Weekly column in the Washington Times Communities by Laurie Edwards-Tate

On March 2, 90-year-old actor Mickey Rooney testified before the Senate Special Committee on Aging in Washington D.C. He admitted that he had been a victim of elder abuse.

Rooney’s stepson Christopher Aber intimidated him and blocked access to his mail. He bullied Rooney by withholding medication and food. Aber stole Rooney’s money. Rooney says he suffered in silence for years because he did not have the courage to ask for help. Eventually he won a court order turning his affairs over to an attorney. He got a restraining order against his stepson who must now stay away from Rooney and his home.

It took the courage of a celebrity like Rooney to help bring yet another important issue out of the shadows. To his enormous credit, he’s been tirelessly speaking out across the country as an advocate for elder abuse prevention.

Senate Aging Committee Chairman Sen. Herb Kohl. D-Wis. , center, gets a hug from entertainer Mickey Rooney, on Capitol Hill in Washington, Wednesday, March 2, 2011, as Sen. Bob Corker, R-Tenn. looks on at left, prior to Rooney testify about elder abuse, before the committee. (Photo: Associated Press)


People who deal with the fallout of elder abuse know the scope of the problem, and it’s nothing less than shocking.


  • A study by the Government Accountability Office released at the hearing estimated 14 percent of older Americans experienced some form of abuse in 2009.
  • A study done by MetLife Mature Market Institute in 2009 estimated the financial loss from elder abuse to be at least $2.6 billion a year. But this is really just an educated guess.
  • The same MetLife study found that only one in six cases of financial elder abuse is ever reported.

Elder abuse prosecutor Paul Greenwood of the San Diego County District Attorney’s office says he expects an explosion of elder abuse cases in the next five to ten years as the first wave of the baby boomers reaches age 65.

Greenwood says financial abuse of a senior is a violent crime, because it can have a devastating effect on that person’s life. Someone in their 70s or 80s may never recover from the financial loss. He believes it may even shorten a senior’s lifespan, because he or she simply loses the will to live.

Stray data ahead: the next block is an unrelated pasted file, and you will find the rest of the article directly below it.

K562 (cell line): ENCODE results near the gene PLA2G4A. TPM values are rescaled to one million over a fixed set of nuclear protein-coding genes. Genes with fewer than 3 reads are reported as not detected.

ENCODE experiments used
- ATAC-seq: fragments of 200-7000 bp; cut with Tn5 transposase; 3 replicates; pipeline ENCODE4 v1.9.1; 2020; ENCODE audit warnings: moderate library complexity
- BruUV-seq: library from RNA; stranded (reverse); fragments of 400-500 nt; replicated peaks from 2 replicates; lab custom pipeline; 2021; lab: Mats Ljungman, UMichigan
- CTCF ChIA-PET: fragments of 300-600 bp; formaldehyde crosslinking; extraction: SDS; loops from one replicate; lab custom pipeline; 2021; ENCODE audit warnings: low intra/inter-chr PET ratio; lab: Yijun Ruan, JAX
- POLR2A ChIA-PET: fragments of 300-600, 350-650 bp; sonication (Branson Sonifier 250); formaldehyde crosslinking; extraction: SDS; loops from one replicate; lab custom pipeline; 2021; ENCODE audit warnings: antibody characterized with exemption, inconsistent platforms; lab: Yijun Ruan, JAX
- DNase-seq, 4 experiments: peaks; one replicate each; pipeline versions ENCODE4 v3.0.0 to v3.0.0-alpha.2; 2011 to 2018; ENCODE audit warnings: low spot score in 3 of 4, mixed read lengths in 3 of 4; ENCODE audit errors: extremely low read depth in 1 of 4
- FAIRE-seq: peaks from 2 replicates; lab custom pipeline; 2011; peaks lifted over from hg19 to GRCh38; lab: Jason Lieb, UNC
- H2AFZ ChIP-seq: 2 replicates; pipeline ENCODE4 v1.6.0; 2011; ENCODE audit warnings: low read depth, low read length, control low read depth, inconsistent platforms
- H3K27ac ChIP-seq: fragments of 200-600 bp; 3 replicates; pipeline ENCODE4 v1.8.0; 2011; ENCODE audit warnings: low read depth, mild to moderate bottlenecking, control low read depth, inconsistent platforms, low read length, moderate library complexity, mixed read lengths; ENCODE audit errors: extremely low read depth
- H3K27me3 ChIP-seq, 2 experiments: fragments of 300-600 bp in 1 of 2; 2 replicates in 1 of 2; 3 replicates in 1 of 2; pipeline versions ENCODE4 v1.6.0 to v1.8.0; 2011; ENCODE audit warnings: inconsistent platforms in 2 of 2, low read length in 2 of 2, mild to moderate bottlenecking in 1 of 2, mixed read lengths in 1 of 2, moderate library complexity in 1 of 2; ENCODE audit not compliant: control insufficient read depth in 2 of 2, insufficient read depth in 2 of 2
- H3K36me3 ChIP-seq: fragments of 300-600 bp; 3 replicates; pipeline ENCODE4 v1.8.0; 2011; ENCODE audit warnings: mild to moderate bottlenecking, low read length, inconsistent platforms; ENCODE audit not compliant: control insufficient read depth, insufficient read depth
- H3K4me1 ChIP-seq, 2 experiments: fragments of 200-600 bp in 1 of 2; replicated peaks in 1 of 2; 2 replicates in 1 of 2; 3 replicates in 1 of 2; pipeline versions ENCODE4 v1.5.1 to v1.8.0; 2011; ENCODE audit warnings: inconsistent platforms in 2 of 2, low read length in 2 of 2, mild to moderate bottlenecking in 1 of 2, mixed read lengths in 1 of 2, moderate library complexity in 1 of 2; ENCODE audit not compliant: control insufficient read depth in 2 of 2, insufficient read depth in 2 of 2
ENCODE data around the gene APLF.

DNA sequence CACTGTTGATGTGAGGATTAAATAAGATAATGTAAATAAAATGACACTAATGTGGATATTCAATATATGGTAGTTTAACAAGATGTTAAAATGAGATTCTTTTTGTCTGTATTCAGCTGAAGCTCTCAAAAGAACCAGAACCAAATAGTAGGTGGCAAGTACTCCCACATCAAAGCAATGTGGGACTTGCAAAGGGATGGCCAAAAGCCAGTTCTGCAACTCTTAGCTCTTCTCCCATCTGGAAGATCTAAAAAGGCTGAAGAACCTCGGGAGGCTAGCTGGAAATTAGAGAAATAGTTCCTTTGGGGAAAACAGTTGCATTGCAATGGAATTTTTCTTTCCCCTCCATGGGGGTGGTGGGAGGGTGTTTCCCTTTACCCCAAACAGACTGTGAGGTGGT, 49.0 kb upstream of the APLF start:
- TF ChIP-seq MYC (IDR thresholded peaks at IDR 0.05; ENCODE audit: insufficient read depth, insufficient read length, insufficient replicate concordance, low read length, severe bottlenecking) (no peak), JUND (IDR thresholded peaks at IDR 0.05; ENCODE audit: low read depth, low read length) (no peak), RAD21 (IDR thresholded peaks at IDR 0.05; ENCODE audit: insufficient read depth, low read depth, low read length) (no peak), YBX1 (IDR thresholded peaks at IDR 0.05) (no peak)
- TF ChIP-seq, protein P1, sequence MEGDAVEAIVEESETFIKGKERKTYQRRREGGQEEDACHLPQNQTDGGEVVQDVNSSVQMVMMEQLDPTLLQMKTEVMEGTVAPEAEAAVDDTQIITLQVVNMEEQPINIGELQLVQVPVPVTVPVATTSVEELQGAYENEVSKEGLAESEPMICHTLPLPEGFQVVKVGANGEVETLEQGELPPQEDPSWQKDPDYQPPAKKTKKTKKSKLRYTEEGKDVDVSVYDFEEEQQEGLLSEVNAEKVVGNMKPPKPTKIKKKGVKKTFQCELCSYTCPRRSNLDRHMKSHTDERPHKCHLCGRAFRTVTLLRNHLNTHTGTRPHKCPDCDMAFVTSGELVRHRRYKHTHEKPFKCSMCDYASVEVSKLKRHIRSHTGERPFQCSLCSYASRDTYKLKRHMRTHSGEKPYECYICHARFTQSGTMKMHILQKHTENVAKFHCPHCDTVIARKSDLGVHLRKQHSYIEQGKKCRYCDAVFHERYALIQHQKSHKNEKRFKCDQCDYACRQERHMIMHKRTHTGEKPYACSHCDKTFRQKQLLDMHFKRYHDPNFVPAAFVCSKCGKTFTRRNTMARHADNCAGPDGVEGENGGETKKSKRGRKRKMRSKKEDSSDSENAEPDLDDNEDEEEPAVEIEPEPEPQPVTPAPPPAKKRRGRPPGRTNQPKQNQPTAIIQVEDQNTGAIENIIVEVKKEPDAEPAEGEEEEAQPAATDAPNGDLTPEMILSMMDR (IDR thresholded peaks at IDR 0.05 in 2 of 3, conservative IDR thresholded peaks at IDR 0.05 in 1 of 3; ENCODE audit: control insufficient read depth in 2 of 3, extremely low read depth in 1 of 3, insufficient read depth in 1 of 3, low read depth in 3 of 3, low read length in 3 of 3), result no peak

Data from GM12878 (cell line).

Sometimes seniors are victimized by strangers, but frequently, as in Rooney’s case, they are victimized by a relative, a caregiver, or someone else they know well.

How can you protect your older family and friends from elder abuse?

  • If you hire a caregiver for older relatives, be sure to hire from a reputable agency where personnel are supervised and go through a complete background check.
  • Look for signs of unexplained, repeated physical injuries such as bruising or scrapes, or rapid weight loss.
  • Be wary when a senior suddenly has a “new best friend” in his or her life assisting with their personal affairs, especially if the person moves into their home.
  • If a senior suddenly becomes withdrawn or seems depressed, it’s time for an assessment.
  • If the senior seems to be unable to keep up with housekeeping or personal grooming, look into the cause.
  • Monitor legal paperwork and financial relationships. Check with financial institutions about their policies for identifying and reporting possible elder abuse. Some banks train their personnel to be alert to this.
  • If your relatives resist having you “meddle” in their affairs, find a professional third party who can provide money management.
  • Phone calls are not enough. Make unannounced visits. If you cannot do it, find someone reliable who can.
  • If you do not live in the same community, get to know neighbors, friends, and others you can contact. Have them check in and report back to you.


  • It is better to call and report elder abuse and be wrong than to miss reporting a case.
  • Adult Protective Services agencies investigate reports of elder abuse in private homes, acute care hospitals, and adult day care centers. California requires all counties to provide a 24 hour, seven day a week hotline to report suspected abuse.

If you believe someone might be in physical danger, call 9-1-1 without hesitation.

Consider also reaching out to organizations like the Alzheimer’s Association, Parkinson’s Disease Association, and others with experience working with seniors.

Until next time, enjoy the ride in good health!

NEXT WEEK:Declare your Digital Independence!

Leave a reply